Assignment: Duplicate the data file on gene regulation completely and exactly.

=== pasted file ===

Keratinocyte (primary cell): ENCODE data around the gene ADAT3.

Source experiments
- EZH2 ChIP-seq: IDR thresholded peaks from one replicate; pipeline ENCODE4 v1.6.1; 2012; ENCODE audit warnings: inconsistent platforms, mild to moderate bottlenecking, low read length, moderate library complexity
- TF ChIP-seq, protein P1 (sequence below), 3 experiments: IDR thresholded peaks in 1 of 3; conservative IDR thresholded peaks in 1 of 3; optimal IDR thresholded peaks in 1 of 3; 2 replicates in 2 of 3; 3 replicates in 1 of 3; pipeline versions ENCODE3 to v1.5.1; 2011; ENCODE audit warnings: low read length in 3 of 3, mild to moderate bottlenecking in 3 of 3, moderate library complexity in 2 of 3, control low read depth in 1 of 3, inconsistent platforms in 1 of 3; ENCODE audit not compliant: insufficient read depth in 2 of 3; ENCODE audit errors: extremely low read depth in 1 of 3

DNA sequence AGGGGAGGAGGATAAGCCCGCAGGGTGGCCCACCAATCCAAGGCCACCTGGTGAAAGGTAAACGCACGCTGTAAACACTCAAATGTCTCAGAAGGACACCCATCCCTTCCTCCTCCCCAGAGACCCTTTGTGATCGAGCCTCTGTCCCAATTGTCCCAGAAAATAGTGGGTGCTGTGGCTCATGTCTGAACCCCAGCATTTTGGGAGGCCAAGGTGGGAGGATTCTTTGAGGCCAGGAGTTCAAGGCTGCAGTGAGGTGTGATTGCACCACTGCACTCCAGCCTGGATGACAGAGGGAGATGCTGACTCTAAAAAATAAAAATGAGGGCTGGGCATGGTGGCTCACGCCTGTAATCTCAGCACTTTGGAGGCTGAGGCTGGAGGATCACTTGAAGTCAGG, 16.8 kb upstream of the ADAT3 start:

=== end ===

Keratinocyte (primary cell): ENCODE data around the gene ADAT3.

Source experiments
- EZH2 ChIP-seq: IDR thresholded peaks from one replicate; pipeline ENCODE4 v1.6.1; 2012; ENCODE audit warnings: inconsistent platforms, mild to moderate bottlenecking, low read length, moderate library complexity
- TF ChIP-seq, protein P1 (sequence below), 3 experiments: IDR thresholded peaks in 1 of 3; conservative IDR thresholded peaks in 1 of 3; optimal IDR thresholded peaks in 1 of 3; 2 replicates in 2 of 3; 3 replicates in 1 of 3; pipeline versions ENCODE3 to v1.5.1; 2011; ENCODE audit warnings: low read length in 3 of 3, mild to moderate bottlenecking in 3 of 3, moderate library complexity in 2 of 3, control low read depth in 1 of 3, inconsistent platforms in 1 of 3; ENCODE audit not compliant: insufficient read depth in 2 of 3; ENCODE audit errors: extremely low read depth in 1 of 3

DNA sequence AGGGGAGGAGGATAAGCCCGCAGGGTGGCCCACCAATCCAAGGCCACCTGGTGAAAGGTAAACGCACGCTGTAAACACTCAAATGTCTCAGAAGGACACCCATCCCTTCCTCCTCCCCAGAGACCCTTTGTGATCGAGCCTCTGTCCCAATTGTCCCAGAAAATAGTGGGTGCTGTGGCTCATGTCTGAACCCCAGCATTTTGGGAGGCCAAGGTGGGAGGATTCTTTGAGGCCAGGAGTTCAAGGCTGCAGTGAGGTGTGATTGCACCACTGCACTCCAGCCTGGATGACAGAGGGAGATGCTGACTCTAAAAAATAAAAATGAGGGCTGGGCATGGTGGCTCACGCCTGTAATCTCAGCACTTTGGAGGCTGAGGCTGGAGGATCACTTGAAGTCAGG, 16.8 kb upstream of the ADAT3 start: